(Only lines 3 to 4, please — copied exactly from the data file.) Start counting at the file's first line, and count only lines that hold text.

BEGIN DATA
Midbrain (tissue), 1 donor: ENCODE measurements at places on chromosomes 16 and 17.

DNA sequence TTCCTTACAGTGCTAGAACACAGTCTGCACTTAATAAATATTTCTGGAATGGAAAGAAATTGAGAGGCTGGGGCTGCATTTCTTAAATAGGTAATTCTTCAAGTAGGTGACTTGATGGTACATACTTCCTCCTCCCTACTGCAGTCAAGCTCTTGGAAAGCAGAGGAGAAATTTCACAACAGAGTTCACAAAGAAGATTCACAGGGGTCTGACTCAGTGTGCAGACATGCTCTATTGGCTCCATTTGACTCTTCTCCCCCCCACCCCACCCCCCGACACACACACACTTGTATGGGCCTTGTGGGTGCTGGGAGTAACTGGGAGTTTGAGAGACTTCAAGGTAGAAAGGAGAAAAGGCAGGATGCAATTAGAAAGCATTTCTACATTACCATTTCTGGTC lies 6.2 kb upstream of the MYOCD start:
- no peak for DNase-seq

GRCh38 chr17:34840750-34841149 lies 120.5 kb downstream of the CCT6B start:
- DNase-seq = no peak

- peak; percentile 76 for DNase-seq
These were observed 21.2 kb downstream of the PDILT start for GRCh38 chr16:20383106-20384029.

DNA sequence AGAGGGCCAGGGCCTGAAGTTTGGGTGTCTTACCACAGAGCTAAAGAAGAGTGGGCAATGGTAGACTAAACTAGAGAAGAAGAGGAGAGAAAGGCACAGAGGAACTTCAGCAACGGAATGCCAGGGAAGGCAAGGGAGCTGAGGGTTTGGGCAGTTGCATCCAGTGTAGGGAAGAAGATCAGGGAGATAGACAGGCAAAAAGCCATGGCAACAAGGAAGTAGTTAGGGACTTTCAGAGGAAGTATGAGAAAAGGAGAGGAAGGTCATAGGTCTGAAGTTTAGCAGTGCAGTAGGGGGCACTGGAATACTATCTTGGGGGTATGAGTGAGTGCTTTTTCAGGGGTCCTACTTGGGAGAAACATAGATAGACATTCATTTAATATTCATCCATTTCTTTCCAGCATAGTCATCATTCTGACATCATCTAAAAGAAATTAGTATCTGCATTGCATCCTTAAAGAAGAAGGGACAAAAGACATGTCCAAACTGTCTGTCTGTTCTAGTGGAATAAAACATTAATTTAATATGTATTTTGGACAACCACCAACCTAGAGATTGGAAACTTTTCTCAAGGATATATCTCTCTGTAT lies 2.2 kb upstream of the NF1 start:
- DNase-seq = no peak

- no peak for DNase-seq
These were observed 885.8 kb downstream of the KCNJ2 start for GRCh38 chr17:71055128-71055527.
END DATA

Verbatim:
- no peak for DNase-seq

GRCh38 chr17:34840750-34841149 lies 120.5 kb downstream of the CCT6B start: